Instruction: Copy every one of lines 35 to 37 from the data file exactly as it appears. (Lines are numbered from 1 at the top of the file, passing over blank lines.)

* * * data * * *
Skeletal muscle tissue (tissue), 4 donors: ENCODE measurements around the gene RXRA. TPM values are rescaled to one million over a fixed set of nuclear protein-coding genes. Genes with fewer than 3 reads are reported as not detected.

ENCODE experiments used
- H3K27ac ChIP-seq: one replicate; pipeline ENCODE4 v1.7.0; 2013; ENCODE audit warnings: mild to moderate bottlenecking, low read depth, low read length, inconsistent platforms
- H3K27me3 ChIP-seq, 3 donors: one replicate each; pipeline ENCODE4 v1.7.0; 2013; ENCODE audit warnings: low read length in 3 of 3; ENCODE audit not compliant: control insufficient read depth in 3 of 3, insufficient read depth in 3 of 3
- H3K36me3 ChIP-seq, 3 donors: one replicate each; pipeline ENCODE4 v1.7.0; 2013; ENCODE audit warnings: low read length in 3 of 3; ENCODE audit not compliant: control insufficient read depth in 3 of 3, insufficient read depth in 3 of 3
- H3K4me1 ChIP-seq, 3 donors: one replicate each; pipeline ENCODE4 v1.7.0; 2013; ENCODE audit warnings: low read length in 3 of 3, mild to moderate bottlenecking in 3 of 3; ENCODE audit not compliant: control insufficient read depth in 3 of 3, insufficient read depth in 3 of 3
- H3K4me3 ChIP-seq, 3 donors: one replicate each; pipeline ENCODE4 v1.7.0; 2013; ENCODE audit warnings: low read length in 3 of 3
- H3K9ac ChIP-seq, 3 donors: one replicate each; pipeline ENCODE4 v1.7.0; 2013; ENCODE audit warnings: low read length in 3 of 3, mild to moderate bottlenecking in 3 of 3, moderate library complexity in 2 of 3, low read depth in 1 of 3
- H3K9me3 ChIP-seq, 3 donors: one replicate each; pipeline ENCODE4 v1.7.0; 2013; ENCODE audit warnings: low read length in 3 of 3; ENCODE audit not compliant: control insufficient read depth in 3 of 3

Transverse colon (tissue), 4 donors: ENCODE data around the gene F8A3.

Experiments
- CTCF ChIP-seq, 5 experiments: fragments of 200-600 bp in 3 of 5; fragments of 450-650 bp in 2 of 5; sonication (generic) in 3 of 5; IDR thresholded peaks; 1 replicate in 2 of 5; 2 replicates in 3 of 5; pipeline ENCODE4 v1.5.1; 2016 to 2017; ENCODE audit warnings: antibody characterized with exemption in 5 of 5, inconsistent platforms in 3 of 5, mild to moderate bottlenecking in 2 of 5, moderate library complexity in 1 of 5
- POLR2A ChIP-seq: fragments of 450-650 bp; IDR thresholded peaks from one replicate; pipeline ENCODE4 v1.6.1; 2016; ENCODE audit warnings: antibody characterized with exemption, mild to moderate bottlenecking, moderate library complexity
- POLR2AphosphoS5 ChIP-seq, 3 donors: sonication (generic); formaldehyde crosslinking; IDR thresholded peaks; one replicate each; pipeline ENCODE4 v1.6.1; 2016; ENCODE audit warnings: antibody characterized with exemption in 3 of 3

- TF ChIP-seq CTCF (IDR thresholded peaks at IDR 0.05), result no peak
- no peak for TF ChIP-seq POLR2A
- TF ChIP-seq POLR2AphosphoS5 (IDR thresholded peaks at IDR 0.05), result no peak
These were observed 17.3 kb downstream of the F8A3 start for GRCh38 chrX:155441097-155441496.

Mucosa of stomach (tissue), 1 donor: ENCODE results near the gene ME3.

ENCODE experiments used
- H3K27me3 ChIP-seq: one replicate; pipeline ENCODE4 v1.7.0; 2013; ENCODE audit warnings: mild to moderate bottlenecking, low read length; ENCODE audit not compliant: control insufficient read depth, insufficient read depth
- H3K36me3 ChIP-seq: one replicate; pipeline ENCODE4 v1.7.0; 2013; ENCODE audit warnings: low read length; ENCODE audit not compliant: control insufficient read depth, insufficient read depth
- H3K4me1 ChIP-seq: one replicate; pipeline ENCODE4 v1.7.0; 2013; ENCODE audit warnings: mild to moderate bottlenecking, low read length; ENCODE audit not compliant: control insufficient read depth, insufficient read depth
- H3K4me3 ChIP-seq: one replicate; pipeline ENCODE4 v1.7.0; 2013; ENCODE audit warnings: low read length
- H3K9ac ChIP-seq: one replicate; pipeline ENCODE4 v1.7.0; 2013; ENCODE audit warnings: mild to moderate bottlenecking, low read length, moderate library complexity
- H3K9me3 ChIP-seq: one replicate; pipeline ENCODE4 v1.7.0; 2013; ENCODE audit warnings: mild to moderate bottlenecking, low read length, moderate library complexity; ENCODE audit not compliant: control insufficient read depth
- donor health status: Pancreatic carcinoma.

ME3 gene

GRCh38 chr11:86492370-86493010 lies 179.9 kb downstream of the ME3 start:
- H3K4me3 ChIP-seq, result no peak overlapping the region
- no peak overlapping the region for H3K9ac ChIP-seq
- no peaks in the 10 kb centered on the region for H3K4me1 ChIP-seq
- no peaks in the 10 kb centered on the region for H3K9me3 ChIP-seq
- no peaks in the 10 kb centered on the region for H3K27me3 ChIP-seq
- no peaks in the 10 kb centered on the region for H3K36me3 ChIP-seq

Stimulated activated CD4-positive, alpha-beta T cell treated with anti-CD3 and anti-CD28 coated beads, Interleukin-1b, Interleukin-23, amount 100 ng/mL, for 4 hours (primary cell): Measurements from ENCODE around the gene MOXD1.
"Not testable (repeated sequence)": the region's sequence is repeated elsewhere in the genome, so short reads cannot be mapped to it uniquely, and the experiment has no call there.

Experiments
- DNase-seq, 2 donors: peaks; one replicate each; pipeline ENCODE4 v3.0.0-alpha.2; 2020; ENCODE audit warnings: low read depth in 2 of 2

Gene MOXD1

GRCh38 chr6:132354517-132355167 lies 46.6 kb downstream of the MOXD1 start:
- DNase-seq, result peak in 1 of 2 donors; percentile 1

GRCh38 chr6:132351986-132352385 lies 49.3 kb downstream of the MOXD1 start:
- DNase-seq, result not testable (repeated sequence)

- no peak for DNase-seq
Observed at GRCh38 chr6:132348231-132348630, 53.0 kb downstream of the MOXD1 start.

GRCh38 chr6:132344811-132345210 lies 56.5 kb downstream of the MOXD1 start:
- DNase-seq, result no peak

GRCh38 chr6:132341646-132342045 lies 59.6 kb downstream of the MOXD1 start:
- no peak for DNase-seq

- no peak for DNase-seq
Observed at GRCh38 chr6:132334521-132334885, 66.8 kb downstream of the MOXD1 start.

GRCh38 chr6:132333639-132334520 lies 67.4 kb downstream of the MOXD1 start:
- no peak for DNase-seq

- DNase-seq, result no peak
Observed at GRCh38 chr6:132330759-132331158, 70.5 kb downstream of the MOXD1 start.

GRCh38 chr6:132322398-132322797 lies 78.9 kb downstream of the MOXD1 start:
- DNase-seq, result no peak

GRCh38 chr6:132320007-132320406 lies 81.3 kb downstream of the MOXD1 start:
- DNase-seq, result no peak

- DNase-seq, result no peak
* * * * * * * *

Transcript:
- no peaks in the 10 kb centered on the region for H3K36me3 ChIP-seq

Stimulated activated CD4-positive, alpha-beta T cell treated with anti-CD3 and anti-CD28 coated beads, Interleukin-1b, Interleukin-23, amount 100 ng/mL, for 4 hours (primary cell): Measurements from ENCODE around the gene MOXD1.
"Not testable (repeated sequence)": the region's sequence is repeated elsewhere in the genome, so short reads cannot be mapped to it uniquely, and the experiment has no call there.